Stock water containment

Water containment in ponds and concrete tanks for on-farm use is just as important as water conveyance in that seepage and loss of valuable water should be minimized, especially for remote ponds and tanks. Soil-covered geomembranes and GCLs are used for the construction of new or the rehabilitation of old ponds. Exposed geomembranes are used to reline old stock water concrete containments or tanks.

On farm anaerobic digesters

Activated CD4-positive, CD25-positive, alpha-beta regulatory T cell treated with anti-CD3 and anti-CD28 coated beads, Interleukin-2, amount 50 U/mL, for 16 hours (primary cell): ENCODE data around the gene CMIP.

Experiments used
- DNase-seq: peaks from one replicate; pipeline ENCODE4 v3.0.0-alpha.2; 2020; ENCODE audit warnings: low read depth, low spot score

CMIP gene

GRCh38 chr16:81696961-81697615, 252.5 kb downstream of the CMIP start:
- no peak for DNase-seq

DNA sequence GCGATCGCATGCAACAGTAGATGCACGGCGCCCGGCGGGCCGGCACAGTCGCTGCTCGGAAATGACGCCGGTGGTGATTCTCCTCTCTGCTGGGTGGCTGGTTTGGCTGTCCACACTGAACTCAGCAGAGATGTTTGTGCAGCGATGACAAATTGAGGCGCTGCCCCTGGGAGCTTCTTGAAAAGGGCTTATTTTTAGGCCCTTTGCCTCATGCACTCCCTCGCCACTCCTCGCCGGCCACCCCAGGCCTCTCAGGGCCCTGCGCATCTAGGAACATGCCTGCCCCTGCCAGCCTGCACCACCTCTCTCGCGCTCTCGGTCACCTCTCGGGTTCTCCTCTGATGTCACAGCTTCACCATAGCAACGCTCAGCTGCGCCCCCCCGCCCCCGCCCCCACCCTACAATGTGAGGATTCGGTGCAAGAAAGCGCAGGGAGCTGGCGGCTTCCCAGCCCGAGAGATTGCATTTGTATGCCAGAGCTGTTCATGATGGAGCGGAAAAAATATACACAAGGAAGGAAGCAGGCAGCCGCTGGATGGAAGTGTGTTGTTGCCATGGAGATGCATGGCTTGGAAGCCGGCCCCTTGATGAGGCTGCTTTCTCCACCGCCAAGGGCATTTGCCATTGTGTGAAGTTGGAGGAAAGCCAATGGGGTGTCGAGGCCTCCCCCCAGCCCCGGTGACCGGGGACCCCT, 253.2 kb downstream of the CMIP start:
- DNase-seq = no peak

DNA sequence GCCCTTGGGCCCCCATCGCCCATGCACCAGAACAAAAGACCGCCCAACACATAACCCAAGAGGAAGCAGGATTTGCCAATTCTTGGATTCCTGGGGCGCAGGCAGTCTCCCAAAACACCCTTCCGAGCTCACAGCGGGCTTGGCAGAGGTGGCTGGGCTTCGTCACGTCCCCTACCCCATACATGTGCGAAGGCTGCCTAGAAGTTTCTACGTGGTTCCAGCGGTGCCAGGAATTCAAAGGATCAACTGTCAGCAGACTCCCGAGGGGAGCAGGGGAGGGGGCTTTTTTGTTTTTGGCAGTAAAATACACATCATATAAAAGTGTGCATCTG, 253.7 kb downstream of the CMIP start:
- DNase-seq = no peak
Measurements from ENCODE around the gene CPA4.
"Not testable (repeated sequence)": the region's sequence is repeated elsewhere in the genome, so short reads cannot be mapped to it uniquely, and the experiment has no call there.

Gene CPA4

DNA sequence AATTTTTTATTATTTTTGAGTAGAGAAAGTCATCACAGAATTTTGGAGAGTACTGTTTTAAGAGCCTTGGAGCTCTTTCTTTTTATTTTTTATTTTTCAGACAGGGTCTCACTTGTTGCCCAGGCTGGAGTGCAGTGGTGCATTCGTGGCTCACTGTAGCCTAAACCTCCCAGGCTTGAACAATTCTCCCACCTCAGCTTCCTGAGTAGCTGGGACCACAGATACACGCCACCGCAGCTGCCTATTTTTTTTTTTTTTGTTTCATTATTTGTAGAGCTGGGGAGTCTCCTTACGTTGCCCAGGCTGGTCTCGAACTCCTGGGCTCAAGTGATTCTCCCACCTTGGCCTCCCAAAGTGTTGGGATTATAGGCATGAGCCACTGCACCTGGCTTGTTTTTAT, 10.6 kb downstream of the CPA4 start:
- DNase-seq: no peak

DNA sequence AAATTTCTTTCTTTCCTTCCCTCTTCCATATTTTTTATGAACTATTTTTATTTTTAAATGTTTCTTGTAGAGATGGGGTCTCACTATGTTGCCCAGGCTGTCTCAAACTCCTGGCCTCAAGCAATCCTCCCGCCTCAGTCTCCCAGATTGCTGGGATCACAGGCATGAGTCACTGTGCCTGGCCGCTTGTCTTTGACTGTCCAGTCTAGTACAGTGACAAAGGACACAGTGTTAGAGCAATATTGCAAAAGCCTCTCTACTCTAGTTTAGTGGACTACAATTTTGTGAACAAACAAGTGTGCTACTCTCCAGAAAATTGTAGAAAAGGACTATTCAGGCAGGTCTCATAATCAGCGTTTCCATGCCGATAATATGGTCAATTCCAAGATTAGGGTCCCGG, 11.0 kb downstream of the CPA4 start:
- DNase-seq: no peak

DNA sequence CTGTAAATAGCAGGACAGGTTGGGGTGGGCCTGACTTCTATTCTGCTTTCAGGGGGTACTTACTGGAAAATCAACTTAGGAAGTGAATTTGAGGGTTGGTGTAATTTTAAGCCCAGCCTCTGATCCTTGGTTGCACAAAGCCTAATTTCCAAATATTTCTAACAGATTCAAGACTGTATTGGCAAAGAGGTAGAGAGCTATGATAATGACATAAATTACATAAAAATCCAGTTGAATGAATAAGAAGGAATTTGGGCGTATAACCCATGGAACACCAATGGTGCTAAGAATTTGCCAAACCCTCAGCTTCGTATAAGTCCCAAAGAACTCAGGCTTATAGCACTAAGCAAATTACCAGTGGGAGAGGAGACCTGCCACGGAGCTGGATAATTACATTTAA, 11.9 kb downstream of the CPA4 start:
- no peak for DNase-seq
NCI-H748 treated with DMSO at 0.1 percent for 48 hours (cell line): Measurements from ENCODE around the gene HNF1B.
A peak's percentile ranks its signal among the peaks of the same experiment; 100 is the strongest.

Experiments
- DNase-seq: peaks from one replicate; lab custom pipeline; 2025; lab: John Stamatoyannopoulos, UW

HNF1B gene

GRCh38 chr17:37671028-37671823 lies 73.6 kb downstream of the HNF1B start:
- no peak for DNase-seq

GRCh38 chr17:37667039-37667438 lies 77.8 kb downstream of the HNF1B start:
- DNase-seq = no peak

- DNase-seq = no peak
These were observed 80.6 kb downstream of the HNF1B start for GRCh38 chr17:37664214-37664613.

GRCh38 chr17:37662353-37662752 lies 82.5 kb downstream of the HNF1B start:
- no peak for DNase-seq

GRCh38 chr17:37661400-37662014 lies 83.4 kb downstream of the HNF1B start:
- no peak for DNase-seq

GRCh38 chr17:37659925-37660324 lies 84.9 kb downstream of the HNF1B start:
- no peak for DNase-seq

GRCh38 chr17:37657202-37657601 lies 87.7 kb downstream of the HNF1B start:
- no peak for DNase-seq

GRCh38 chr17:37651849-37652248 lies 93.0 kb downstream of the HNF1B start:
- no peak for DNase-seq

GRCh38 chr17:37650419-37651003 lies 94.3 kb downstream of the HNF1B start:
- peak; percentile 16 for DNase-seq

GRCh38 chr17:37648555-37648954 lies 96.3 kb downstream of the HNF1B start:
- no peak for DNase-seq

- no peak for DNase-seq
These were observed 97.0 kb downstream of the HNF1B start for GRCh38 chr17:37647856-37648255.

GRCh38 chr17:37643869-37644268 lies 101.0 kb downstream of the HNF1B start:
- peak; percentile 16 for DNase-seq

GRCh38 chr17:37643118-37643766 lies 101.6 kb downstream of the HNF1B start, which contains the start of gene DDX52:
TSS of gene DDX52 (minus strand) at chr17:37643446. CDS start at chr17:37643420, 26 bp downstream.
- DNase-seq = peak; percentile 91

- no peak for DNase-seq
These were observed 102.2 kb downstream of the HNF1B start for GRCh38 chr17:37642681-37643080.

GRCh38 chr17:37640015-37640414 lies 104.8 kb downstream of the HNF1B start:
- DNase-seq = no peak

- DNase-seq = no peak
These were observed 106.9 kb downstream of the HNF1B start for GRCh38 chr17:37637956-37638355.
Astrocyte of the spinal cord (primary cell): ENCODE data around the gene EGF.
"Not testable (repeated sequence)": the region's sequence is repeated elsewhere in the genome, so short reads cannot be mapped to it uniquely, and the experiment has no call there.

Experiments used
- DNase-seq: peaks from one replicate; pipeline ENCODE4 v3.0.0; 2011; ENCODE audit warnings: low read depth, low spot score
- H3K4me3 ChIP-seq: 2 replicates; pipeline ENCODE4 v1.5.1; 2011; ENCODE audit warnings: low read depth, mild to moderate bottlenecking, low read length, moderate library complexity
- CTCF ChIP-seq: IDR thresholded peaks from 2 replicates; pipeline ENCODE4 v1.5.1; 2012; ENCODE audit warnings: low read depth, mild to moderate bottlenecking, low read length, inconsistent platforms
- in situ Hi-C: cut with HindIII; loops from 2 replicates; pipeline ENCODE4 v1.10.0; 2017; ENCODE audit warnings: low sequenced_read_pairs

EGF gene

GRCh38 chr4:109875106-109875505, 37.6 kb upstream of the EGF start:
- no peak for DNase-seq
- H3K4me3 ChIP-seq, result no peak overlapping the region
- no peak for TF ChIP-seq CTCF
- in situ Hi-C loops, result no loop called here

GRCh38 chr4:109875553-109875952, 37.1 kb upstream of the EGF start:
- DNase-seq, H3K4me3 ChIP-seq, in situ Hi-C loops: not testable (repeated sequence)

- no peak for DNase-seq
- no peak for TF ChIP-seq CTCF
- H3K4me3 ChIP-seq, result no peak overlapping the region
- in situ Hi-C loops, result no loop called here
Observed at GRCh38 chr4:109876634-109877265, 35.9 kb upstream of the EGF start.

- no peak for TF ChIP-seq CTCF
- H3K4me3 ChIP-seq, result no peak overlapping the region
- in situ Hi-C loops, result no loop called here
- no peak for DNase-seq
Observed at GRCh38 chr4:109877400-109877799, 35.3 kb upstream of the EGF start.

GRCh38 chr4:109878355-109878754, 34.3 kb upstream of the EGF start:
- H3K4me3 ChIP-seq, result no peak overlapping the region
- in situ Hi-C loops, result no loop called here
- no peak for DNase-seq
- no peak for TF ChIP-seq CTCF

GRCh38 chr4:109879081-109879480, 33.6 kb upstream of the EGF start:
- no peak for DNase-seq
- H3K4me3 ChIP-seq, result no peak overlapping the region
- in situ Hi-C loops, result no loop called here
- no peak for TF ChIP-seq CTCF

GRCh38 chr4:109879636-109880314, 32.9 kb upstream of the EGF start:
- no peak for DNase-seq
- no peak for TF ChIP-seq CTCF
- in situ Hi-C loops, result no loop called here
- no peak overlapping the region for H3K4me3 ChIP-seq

Anaerobic digesters are used to rapidly decompose animal waste in a controlled environment; thus, allowing the recovery and use of methane-rich low Btu biogas. Biogas is used to fuel combined heat and power (CHP) generators that produce on-farm electricity, providing heat and hot water for barns, washing operations, and domestic use. (Excess power can be sold to local grids.) Also, they are a viable method of waste management due to the fact that both bottom-lining systems (described above) and flexible-cover systems are used. With every digester constructed, geosynthetics are used to either line the anaerobic lagoon or cover the lagoon for collection of biogas. According to the U.S. EPA AgStar digest, the number of operating digesters has increased by more than 30 percent in the last two years. Greater federal funding has become available for farm installations. Exposed geomembranes are used to line the lagoons in combination with geotextiles and geonet composites depending on the design. The most frequent type of cover system is composed of a reinforced geomembrane that is designed for gas inflation pressure, wind resistance, rainwater collection and access. The geomembrane cover systems for anaerobic digesters are engineered covers due to the fact that they must resist considerable stress and provide an effective service life.